... Many art house films are slow-paced precisely because their directors wish us to mull over what it is that we have just seen, they fully expect our minds to wander and slow down the pace precisely in order to enable these flights of interpretative fancy. As a director who fully identified with the European art house tradition and the creator of some of the most beautiful, entrancing and spiritually confusing films ever made, Tarkovsky is a worthy ambassador for precisely this kind of filmmaking. In fact, one could quite reasonably argue that Stalker is one of the exemplars of the European art house tradition. Once you realise that the point of Stalker is to invite speculation, Zona snaps into focus: This is not a traditional work of criticism, it is an account of Geoff Dyer’s subjective response to viewing Stalker and each of his dalliances, tangents and footnotes represents an attempt to fill one of the gaps created in Dyer’s mind by Tarkovsky. As Bordwell predicted back in 1985, Dyer reacts to the gaps in his understanding by drawing on his understanding of film, his knowledge of literature and his biographical insight into Tarkovsky himself. When neither realistic nor authorial interpretative strategies fill the gaps then Dyer shifts into a more autobiographical register where he relates the film both to his personal experience and to his wider cultural interests.
It is in these dalliances that Dyer’s voice is at its strongest and most recognisable, habitués of Dyer’s writing may feel like taking a drink every time he references the poetry of Rainer Maria Rilke, the mundane irritations of travel or the experience of being an intelligent 20-something with too much time and too little to do. Ultimately, Zona is not just ‘a Geoff Dyer book’ it is arguably the most Geoff Dyer book that Geoff Dyer has thus far written. By using Stalker as a jumping off point for his tangents and dalliances, Dyer’s writing acquires a degree of tonal and thematic coherence that is sometimes lacking in many of his other works. To borrow a term from the Colin Marshall interview I linked to above, Zona is not just Geoff Dyer doing the same old shtick, it is Geoff Dyer doing the same old shtick and allowing that shtick to be transformed by the themes and concerns of Tarkovsky’s film. Yes, Dyer complains about losing his backpack and yes, Dyer quotes the same Austrian poet he always quotes but Dyer also reflects upon the point of his writing and what it is that he hopes to achieve by writing this kind of book. Consider the following passage:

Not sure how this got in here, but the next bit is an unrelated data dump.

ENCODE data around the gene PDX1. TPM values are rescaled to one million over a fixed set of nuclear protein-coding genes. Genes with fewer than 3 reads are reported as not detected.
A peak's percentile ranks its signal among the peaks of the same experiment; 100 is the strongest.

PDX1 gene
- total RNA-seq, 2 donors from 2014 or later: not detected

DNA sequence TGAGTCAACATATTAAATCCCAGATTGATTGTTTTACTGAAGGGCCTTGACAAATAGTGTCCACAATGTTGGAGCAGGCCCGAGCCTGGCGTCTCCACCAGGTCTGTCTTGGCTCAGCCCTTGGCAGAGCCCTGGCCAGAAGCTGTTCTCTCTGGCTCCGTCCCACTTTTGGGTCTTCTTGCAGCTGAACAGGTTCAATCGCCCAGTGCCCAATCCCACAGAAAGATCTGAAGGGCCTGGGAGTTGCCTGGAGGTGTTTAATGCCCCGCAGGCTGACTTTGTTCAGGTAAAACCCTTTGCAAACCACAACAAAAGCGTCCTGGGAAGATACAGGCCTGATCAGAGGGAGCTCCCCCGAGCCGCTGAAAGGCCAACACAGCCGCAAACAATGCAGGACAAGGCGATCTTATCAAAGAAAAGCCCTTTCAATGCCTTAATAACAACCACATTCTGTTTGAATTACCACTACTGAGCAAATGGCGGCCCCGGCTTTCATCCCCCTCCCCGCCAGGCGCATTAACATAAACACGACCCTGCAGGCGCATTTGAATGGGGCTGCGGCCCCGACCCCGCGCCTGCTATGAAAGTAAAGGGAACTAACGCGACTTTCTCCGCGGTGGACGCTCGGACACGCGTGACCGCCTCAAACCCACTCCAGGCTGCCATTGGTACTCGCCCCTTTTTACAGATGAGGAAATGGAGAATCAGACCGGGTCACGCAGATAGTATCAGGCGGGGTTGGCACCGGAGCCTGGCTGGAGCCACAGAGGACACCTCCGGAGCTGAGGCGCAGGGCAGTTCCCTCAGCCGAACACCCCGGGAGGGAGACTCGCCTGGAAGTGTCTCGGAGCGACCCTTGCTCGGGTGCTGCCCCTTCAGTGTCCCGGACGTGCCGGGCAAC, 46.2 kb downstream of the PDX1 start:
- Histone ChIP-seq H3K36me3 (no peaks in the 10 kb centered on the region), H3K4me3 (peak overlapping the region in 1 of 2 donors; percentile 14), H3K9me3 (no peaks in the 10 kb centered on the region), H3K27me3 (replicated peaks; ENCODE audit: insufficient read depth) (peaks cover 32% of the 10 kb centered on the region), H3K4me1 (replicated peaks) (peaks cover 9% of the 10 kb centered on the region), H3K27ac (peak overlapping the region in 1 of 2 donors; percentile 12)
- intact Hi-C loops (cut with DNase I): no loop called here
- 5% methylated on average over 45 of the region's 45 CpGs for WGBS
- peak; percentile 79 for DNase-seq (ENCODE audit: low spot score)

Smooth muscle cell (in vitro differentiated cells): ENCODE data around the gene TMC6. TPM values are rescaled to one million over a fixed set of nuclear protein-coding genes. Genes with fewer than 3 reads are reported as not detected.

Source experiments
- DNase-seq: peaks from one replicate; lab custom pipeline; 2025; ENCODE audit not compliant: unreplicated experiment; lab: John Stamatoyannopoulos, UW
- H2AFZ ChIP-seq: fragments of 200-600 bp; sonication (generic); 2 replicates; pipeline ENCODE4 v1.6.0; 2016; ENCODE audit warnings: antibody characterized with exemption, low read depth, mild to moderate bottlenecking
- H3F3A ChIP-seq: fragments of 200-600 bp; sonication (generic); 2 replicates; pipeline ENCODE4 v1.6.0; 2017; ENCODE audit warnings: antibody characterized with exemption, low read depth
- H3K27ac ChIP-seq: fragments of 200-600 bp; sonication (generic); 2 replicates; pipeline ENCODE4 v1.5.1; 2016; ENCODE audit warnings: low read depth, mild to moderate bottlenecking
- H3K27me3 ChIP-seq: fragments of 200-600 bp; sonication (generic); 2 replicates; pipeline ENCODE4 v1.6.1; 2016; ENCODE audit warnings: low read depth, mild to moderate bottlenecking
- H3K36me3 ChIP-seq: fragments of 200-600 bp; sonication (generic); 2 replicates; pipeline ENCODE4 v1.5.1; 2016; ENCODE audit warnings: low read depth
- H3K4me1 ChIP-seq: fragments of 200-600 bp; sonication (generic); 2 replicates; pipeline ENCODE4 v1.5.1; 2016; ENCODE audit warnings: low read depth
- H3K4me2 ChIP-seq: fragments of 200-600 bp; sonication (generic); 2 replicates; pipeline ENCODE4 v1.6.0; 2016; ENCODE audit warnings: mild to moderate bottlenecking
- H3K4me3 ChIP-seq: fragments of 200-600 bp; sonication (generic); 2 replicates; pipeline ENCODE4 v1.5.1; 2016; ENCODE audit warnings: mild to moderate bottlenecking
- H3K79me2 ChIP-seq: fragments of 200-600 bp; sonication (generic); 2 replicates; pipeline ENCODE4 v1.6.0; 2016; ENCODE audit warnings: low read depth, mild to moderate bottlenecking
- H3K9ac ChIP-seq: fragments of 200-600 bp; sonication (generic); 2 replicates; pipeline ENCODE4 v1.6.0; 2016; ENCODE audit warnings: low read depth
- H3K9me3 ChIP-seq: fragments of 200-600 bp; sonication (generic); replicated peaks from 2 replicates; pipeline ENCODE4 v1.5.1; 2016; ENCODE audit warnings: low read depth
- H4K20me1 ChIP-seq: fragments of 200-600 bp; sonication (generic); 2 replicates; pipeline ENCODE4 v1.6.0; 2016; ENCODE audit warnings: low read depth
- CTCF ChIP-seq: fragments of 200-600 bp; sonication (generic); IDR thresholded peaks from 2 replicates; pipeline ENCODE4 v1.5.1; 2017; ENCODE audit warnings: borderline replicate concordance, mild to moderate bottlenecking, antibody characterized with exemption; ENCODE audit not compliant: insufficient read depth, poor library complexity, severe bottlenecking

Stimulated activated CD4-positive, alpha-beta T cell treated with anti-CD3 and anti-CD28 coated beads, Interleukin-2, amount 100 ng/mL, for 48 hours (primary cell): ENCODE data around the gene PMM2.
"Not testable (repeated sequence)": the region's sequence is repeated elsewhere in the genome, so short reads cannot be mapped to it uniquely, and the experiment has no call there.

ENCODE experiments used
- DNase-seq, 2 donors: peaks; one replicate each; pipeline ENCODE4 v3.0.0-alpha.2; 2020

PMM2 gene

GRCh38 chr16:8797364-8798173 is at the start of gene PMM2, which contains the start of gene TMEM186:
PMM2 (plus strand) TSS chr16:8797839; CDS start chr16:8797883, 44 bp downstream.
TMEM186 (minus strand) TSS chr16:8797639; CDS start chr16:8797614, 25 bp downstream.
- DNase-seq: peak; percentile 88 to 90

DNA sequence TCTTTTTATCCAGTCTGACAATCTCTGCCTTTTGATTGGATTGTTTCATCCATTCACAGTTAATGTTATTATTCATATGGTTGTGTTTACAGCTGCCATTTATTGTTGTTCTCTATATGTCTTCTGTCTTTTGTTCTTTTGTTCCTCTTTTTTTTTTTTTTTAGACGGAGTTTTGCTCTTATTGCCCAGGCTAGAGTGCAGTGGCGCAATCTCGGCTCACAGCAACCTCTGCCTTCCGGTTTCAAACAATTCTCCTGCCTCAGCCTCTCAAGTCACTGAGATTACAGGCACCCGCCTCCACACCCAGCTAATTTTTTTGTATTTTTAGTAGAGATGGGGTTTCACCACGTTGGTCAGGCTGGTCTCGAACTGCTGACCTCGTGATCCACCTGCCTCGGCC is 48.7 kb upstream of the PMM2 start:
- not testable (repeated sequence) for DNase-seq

What is the point in coming here? The purpose of coming here was to get to the point where that question could be asked of oneself rather than someone else. There always comes a moment in the writing of a book when its purpose is revealed: the moment when the urge – Nabokov’s famous ‘throb’ – that led one to consider writing it is made plain. Actually there are two moments, or, if it makes sense to put it like this, the moment comes in two phases. First when one realises that yes, there is a book here – however faintly it can be discerned – not just a haphazard collection of jottings and crossings-out clustered around an inadequately formed idea. Since, in principle, getting to that point should be easy, it’s disheartening to find that so much time and energy have to be wasted, that so many pointless detours, irritating obstacles, self-imposed tests and excuses (that voice constantly whispering or crying out ‘Stop!’) conspire to get in the way. But at that point when you realise that there is a book, even a short one with little hope of critical approval or large sales, you see that all these diversions were necessary and so, strictly speaking, were not diversions at all. [Pp 185-186]